The cellar contained a huge heater, a laundry room with a big tub of cement, and a sauna. There must have been some kind of a law in those days that school kids in the whole country must be given a bath at regular intervals. In Halmstad we had had a giant room with at least a hundred round, steaming bathtubs in long rows for that purpose. Ladies in white uniforms and with hard brushes went around scrubbing and scrubbing. I still shuddered at the thought and decided to stay clear of the cellar as much as possible.

But how would I ever learn to find my way in the rest of that huge house? Everything seemed so big, so light, so newly varnished. The smell of varnish still reminds me of school. Even the outdoor toilets were freshly varnished and had an expanse that could serve four (or was it five?) kids at the same time. The wood shed was in the same outbuilding along with a small carpentry shop and another room of uncertain purpose up the stairs on the second floor.

There were apple trees, lilac bushes, and peonies in the huge garden. In the middle of a lawn stood a flag pole, and we had a wide area to play in, covered with the coursest gravel I had ever seen. Almost like cobble stones. There were two gates and a beautiful maple tree had been planted at the larger one.

A little creek with crystal clear water ran outside the fence, circling almost the entire house. It was bordered by willow bushes. Thousands of white wood-anemones grew there and also among the many neighboring birch trees in the springtime. A little farther out was the beginning of the real forest, consisting mainly of spruce with deep, soft moss underneath. And way beyond that, at a safe distance, was the rest of the world of which I knew very little and which at the present time was of no concern to me at all.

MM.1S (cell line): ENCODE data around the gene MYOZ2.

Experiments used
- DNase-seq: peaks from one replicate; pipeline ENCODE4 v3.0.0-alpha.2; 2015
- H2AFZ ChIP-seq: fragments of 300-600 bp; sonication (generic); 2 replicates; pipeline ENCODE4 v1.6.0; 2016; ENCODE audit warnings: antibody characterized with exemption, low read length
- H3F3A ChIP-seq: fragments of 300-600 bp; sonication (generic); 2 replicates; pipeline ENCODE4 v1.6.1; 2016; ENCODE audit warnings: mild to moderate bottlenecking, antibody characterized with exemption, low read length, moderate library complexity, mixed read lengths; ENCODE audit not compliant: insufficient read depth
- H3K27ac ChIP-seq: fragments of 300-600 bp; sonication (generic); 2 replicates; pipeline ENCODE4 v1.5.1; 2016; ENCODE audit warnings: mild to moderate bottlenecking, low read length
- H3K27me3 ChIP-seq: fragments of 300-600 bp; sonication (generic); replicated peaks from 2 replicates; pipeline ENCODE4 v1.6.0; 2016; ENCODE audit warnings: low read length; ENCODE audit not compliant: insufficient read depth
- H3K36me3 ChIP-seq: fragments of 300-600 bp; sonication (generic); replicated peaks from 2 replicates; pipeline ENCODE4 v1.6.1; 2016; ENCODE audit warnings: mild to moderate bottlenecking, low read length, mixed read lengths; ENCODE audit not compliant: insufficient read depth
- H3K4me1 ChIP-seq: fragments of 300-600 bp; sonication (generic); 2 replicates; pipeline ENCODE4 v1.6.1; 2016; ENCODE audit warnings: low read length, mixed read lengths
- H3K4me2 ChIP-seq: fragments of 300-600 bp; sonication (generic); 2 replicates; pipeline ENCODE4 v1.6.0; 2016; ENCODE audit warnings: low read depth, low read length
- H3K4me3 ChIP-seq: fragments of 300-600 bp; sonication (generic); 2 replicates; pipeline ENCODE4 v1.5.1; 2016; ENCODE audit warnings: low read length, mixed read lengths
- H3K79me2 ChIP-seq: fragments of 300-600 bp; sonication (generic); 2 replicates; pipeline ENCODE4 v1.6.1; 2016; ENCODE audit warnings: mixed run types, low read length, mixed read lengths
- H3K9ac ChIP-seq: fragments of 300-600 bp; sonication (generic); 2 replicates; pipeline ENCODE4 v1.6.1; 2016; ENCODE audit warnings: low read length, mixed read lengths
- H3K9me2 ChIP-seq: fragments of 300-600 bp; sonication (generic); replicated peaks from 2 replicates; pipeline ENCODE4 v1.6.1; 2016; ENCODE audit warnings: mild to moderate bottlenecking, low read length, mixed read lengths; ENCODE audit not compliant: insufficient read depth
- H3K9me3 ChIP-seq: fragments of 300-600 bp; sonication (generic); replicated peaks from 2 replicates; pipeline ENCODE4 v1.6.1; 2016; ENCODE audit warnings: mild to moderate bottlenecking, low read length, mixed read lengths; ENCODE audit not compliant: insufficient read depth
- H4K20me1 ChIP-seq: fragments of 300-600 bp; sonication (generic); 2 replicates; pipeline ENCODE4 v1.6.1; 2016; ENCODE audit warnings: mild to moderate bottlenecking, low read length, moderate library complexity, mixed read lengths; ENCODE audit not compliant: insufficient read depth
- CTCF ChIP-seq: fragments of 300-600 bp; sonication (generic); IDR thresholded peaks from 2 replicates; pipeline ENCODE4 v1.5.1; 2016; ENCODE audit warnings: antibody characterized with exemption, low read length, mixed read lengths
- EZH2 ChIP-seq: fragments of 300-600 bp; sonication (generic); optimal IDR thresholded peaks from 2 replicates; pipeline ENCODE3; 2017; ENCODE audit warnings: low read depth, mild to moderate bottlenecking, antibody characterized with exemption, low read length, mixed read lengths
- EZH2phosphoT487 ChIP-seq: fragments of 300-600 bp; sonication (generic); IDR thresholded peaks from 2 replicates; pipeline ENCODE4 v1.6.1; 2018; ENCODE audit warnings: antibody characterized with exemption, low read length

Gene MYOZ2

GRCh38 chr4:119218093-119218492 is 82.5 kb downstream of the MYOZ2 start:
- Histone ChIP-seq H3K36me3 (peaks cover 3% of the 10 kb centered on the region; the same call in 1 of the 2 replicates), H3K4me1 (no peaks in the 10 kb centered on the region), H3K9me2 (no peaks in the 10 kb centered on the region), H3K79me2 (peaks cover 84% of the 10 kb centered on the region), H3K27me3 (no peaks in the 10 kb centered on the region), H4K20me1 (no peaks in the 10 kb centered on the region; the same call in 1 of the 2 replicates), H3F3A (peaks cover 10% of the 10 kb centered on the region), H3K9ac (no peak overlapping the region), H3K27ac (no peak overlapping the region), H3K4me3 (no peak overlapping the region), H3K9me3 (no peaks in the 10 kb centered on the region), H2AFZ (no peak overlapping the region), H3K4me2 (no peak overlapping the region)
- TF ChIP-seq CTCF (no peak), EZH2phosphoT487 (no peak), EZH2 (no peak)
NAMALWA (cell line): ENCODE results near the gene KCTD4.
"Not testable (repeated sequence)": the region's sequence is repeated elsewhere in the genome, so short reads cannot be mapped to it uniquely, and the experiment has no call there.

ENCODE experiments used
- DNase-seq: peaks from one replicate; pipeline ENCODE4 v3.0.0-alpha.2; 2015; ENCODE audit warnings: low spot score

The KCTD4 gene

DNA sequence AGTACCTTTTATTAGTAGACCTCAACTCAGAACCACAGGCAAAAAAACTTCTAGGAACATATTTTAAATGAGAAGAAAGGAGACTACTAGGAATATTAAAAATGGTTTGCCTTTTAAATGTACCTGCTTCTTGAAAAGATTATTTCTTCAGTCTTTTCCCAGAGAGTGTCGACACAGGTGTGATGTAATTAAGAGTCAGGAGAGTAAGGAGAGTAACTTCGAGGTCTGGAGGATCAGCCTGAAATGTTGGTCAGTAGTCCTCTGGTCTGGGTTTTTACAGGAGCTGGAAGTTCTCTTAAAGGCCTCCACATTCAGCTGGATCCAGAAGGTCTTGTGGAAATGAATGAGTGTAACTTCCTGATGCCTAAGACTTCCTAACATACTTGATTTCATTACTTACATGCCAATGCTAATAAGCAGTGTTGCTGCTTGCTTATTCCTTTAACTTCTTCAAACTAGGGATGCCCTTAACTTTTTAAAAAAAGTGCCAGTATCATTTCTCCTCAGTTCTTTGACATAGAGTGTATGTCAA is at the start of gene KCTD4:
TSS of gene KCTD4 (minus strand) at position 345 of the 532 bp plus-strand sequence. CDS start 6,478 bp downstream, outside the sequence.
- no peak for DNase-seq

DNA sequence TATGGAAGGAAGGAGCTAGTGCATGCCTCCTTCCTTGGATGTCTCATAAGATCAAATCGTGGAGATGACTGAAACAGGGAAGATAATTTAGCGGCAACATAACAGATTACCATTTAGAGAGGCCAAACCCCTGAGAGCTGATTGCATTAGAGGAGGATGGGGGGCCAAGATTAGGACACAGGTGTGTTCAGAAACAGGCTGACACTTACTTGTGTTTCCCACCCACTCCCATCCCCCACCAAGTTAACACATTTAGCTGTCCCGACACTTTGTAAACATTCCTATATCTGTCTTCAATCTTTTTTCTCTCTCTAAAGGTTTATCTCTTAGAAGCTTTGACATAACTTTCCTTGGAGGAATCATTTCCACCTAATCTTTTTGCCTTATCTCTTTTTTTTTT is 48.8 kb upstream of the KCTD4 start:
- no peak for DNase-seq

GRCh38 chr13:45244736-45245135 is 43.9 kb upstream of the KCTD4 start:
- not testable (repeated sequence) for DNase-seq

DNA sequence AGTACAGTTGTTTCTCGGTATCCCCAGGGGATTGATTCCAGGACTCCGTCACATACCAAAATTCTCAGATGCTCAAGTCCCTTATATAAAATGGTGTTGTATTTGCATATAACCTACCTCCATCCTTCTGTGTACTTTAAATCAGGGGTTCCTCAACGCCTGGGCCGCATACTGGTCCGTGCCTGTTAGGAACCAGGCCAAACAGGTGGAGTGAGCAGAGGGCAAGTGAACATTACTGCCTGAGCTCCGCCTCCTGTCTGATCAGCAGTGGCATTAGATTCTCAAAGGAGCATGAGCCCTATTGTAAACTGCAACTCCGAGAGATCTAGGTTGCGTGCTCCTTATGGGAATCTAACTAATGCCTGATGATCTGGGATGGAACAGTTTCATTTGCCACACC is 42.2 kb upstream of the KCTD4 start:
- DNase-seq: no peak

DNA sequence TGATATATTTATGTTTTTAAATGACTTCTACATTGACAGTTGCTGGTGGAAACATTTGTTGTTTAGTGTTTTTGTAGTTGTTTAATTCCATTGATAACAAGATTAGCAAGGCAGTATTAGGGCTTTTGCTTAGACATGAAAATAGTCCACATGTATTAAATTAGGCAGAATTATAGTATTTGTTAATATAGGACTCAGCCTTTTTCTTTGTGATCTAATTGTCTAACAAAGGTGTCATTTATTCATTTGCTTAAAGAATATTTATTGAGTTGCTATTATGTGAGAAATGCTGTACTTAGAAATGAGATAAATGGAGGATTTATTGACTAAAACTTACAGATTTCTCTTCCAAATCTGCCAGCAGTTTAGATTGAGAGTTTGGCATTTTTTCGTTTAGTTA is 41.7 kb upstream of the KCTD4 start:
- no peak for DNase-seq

The village itself consisted of 7-9 farm houses, painted red and with white gables just like the school house. They were spread out at a small distance from each other with fields and meadows between them. In the middle was a Methodist prayer house and a stone's throw from there was the little country store, owned and operated by Nils Lilja. It was kept open at various hours or when somebody knocked at the door of his house and asked to go down and buy something. The ceiling in the little store was very low. On the counter was an old-fashioned scale, requiring much time and patience to balance with the weights in one bowl and the merchandise in the other. Once the groceries to be purchased had been thorougly weighed, they had to be individually wrapped in white paper which was kept in a big dispenser on the counter. And, as a final touch, paper tape had to be applied to keep the parcels from coming open. The tape had to be dampened in order to stick.

Nils Lilja had a brother by the name of Karl who lived right next to the store. Karl was married to a sister of Ebba's and their eighteen-year-old daughter Maj-Britt did the cooking of the hot school lunches for us. It was invariably very wholesome food (although we were too young to appreciate some of it in those days), such as mashed potatoes and turnips, grated carrots with raisins in them, and fish dumplings. She used to polish the wood stove until it sparkled. Her boyfriend worked in Greenland and she used to call him on our telephone (the only one in the village) once in a while.

Nils Lilja also used to sell honey out of his own beehives for two kroner a jar.

Between the prayer house and the school was a farm inhabited by two elderly sisters, Hanna and Gerda Berggren. They used to cook for the itinerant preacher that sometimes paid a visit, and Hanna also taught Sunday School. I remember how once she gave every child a piece of cardboard with a picture of an apple tree on it. Each time we put in our attendance, she handed us a little red paper apple to be glued on the tree, until, hopefully, the tree would be loaded with fruit. It was at the Berggrens' that I first saw a mangling-machine and a cream-separator, both of which fascinated me a great deal.